New research shows ADHD medications don’t help kids learn

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Stimulants have no demonstrable impact on how much children with ADHD learn in the classroom, new research finds.

For decades, most doctors, parents, and teachers have believed that stimulants help children with attention-deficit hyperactivity disorder (ADHD) learn. However, in the first study of its kind, researchers at Florida International University’s (FIU) Center for Children and Families found that medication had no demonstrable effect on how much children with ADHD learn in school.

About 10 percent of children in the US are diagnosed with ADHD. Of these, more than 90 percent are prescribed stimulants as the main form of treatment at school, because most doctors believe that drugs lead to better academic performance.

“Physicians and educators believe that medication helps children with ADHD learn because they do more sitting tasks and spend more time on tasks when treated with medication,” said William E. Pelham, Jr., senior author of the study and Director of the Center for Children and Families. “Unfortunately, we found that medication had no impact on learning actual curriculum content.”

The researchers evaluated 173 children between the ages of 7 and 12 with ADHD who were enrolled in the center’s Summer Treatment Program, a comprehensive eight-week summer camp program for children with ADHD and related behavioral, emotional, and learning problems.

The children completed two consecutive phases of daily 25-minute classes in vocabulary and subject matter in science and social studies. The instruction provided to each student during the three-week phases corresponded to their designated grade level. Certified teachers and assistants taught the material to groups of 10-14 children in the classroom.

Each child was randomized to receive a sustained-release stimulant in either the first or second phase of instruction and a placebo in the other phase.

Contrary to expectations, the researchers found that children learned the same amount of science, social science, and vocabulary content whether they took the drug or the placebo.

While medications did not improve learning, the study showed that medications did help children do more sitting tasks and improve their classroom behavior, as expected. When taking medication, children did 37 percent more arithmetic problems per minute and committed 53 percent fewer classroom rule violations per hour.

In addition, consistent with previous studies, the researchers found that when medication was taken on the day of a test, medication slightly helped improve test scores, but was insufficient to improve most children’s grades. For example, medication helped children improve an average of 1.7 percentage points out of 100 on science and social science tests.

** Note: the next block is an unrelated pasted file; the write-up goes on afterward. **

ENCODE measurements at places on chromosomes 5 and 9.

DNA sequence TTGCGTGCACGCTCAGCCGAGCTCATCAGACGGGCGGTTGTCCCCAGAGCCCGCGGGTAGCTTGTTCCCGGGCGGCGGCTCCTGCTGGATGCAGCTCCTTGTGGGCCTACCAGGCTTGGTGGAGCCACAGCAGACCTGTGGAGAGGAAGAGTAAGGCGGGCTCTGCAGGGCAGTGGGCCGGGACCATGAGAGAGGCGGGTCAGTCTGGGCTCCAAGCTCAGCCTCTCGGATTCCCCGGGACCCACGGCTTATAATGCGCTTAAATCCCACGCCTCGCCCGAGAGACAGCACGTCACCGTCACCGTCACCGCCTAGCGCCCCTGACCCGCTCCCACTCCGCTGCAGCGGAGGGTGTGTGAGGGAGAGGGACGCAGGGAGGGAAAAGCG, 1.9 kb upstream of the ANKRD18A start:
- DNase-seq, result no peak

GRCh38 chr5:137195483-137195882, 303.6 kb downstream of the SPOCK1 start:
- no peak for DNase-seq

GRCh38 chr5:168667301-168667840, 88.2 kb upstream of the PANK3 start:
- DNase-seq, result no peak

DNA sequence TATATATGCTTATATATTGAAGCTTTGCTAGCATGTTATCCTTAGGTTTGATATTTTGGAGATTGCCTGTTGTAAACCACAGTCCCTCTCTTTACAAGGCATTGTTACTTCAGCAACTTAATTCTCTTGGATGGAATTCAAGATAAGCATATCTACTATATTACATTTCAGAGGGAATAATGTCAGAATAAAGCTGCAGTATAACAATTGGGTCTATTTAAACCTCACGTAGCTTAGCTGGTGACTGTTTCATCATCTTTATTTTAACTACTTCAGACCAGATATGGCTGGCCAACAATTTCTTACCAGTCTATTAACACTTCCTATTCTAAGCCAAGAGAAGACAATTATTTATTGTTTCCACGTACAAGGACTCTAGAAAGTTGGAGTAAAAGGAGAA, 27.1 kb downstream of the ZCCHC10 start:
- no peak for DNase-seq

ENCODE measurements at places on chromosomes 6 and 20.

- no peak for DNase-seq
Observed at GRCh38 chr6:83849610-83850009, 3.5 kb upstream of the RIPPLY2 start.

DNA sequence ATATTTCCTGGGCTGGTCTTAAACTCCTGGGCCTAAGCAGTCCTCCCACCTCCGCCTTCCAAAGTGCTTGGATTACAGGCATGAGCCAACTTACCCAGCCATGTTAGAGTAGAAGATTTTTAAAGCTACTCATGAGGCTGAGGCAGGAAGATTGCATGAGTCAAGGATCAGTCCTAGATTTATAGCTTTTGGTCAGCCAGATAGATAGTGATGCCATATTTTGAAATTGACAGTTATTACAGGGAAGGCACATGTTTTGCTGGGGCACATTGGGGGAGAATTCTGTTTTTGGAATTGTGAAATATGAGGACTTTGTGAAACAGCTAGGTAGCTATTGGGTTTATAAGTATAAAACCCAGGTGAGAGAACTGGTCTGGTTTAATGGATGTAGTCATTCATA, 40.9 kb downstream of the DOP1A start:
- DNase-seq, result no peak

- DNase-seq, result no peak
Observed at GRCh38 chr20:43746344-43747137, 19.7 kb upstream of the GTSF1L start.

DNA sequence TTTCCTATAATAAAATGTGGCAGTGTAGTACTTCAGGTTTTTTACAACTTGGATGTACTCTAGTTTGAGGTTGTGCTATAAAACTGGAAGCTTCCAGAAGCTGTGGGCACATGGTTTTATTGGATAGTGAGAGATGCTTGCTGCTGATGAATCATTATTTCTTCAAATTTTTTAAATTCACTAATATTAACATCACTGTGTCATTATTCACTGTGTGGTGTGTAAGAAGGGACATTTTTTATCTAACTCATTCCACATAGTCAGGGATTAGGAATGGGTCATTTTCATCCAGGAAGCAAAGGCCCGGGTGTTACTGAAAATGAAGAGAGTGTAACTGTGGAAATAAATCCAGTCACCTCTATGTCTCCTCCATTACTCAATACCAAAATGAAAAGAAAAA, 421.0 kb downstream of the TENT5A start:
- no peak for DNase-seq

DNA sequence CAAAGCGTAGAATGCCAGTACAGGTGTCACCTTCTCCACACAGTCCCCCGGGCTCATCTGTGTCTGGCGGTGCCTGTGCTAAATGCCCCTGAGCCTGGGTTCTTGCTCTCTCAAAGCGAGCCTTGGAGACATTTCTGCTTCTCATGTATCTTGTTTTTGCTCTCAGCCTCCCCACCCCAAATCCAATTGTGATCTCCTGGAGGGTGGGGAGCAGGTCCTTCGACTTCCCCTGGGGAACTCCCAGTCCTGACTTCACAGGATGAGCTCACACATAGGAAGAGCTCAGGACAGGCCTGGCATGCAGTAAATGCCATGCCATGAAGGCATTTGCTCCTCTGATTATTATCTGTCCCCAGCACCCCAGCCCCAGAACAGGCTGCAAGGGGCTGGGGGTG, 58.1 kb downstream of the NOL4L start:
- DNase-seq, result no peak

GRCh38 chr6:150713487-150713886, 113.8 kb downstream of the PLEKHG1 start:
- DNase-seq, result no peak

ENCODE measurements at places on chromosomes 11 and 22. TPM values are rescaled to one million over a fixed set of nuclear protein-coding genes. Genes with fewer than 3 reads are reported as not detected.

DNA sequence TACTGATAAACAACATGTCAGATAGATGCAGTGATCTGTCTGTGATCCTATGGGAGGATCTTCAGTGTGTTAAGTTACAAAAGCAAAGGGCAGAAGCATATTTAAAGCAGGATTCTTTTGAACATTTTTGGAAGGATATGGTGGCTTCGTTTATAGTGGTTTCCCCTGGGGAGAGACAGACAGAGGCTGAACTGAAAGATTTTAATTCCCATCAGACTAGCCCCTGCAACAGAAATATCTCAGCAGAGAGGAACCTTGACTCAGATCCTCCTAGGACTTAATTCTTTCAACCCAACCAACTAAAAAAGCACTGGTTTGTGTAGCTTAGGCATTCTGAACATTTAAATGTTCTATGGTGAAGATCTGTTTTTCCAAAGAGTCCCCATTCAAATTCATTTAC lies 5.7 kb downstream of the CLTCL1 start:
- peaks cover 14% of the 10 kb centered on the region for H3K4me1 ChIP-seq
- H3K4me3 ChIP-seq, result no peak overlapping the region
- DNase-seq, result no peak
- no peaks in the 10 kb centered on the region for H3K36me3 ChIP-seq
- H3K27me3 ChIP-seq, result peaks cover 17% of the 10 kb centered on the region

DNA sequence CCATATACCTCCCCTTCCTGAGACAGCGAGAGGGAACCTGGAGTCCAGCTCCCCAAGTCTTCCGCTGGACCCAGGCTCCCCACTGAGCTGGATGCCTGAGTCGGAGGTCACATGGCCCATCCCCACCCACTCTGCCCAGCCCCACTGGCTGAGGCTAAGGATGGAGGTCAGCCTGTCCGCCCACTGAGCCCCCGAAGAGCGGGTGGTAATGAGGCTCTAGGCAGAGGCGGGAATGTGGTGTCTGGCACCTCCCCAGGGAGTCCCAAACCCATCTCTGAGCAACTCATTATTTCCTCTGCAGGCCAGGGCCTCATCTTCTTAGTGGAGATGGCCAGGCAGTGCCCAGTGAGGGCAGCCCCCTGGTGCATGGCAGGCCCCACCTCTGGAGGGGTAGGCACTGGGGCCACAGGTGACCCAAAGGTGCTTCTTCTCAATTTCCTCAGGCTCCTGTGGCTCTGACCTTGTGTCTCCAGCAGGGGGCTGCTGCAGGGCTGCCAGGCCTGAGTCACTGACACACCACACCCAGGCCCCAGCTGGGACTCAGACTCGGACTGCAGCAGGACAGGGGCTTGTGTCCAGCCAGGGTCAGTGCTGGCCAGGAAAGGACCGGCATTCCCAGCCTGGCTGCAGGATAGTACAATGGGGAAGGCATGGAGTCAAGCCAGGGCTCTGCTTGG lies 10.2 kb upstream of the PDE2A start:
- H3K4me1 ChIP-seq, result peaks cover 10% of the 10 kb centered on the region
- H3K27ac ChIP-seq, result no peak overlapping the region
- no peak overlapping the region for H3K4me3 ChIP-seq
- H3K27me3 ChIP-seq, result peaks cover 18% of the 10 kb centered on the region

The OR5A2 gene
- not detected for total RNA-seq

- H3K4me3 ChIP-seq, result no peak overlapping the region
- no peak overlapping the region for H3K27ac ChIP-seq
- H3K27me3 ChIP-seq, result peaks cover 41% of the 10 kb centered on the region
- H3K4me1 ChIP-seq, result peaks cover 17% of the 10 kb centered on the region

Improving school performance is important for children with ADHD because children with ADHD behave more outside of class, receive lower grades, and perform lower on tests than their peers. They are also more likely to receive special education, be retained for a class, and drop out before graduation. Poor school performance is one of the most debilitating impairments associated with ADHD and often leads to the long-term professional and financial difficulties that characterize ADHD in adulthood.

Previous research by Pelham, a pioneer in ADHD research and treatment, found that behavioral therapy — when used first — is less expensive and more effective than medication in treating children with ADHD. Stimulants are most effective as a second-line supplemental treatment option for those who need them and at lower doses than would normally be prescribed. In addition, the Society for Developmental and Behavioral Pediatrics (SDBP) has published new clinical guidelines strongly recommending behavioral intervention as the first-line treatment for adolescents with ADHD.

“Our research has consistently found that behavioral intervention is best for children with ADHD because they, their teachers, and their parents are learning skills and strategies that will help them be successful in school, at home, and in relationships over the long term,” said Pelham. “Medicating our children doesn’t solve the problem – it only temporarily eliminates the symptoms. Instead, families should focus on behavioral interventions first, adding medication only when needed.”

Behavioral and school-based interventions that make meaningful long-term improvements to functional impairment in adolescents with ADHD include parent education and classroom-based management tools, such as a daily report card, and school services specifically for school achievement, such as 504 plans [accommodations provided under Section 504 of the Rehabilitation Act of 1973] and Individualized Special Education Plans (IEPs).

The researchers note that the study was conducted in a controlled summer school-like setting and results may be different in a regular classroom setting. They wish to replicate this study in a natural classroom setting using academic curricula over the duration of a school year to further assess the effects of medication on learning.

Reference: “The Effect of Stimulant Drugs on Academic Curriculum Learning in Children with ADHD: A Randomized Crossover Trial” by Pelham, WE III, Altszuler, AR, Merrill, BM, Raiker, JS, Macphee, FL, Ramos, M. , Gnagy EM, Greiner, AR, Coles, EK, Connor, CM, Lonigan, CJ, Burger, L, Morrow, AS, Zhao, X, Swanson, JM, Waxmonsky, JG, & Pelham, WE, Jr , May 23, 2022, Journal of Counseling and Clinical Psychology.
DOI: 10.1037/ccp0000725

This study was published in the Journal of Consulting and Clinical Psychology and funded by the National Institute on Mental Health.

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